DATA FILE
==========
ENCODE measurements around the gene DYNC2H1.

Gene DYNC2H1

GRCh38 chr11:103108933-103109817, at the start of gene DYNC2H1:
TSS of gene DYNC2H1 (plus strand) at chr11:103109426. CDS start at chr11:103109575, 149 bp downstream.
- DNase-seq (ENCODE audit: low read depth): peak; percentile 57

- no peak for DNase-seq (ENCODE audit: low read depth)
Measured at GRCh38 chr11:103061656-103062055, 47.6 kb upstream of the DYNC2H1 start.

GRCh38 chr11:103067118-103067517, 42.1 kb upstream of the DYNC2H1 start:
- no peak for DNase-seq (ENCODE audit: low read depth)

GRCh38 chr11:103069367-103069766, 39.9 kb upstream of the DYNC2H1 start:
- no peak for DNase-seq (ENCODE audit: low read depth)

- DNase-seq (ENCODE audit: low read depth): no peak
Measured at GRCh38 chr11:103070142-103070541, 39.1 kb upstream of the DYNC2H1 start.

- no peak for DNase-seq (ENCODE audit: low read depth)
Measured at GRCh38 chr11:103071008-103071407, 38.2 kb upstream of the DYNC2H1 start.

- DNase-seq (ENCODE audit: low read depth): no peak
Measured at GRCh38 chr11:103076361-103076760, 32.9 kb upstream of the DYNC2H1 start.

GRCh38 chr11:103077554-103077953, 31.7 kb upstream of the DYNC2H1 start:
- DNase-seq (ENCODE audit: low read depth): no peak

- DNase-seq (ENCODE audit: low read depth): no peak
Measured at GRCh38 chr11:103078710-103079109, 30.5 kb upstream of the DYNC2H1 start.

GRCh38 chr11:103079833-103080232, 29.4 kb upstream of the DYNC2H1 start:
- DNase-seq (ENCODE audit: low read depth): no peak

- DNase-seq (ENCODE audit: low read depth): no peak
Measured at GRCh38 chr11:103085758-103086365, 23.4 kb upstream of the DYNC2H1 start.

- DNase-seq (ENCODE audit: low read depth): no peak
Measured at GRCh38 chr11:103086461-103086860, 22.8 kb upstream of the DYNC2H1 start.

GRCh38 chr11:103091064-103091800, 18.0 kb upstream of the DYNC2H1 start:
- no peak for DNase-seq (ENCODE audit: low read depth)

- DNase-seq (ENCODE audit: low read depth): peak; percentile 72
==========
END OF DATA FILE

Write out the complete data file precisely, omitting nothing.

ENCODE measurements around the gene DYNC2H1.

Gene DYNC2H1

GRCh38 chr11:103108933-103109817, at the start of gene DYNC2H1:
TSS of gene DYNC2H1 (plus strand) at chr11:103109426. CDS start at chr11:103109575, 149 bp downstream.
- DNase-seq (ENCODE audit: low read depth): peak; percentile 57

- no peak for DNase-seq (ENCODE audit: low read depth)
Measured at GRCh38 chr11:103061656-103062055, 47.6 kb upstream of the DYNC2H1 start.

GRCh38 chr11:103067118-103067517, 42.1 kb upstream of the DYNC2H1 start:
- no peak for DNase-seq (ENCODE audit: low read depth)

GRCh38 chr11:103069367-103069766, 39.9 kb upstream of the DYNC2H1 start:
- no peak for DNase-seq (ENCODE audit: low read depth)

- DNase-seq (ENCODE audit: low read depth): no peak
Measured at GRCh38 chr11:103070142-103070541, 39.1 kb upstream of the DYNC2H1 start.

- no peak for DNase-seq (ENCODE audit: low read depth)
Measured at GRCh38 chr11:103071008-103071407, 38.2 kb upstream of the DYNC2H1 start.

- DNase-seq (ENCODE audit: low read depth): no peak
Measured at GRCh38 chr11:103076361-103076760, 32.9 kb upstream of the DYNC2H1 start.

GRCh38 chr11:103077554-103077953, 31.7 kb upstream of the DYNC2H1 start:
- DNase-seq (ENCODE audit: low read depth): no peak

- DNase-seq (ENCODE audit: low read depth): no peak
Measured at GRCh38 chr11:103078710-103079109, 30.5 kb upstream of the DYNC2H1 start.

GRCh38 chr11:103079833-103080232, 29.4 kb upstream of the DYNC2H1 start:
- DNase-seq (ENCODE audit: low read depth): no peak

- DNase-seq (ENCODE audit: low read depth): no peak
Measured at GRCh38 chr11:103085758-103086365, 23.4 kb upstream of the DYNC2H1 start.

- DNase-seq (ENCODE audit: low read depth): no peak
Measured at GRCh38 chr11:103086461-103086860, 22.8 kb upstream of the DYNC2H1 start.

GRCh38 chr11:103091064-103091800, 18.0 kb upstream of the DYNC2H1 start:
- no peak for DNase-seq (ENCODE audit: low read depth)

- DNase-seq (ENCODE audit: low read depth): peak; percentile 72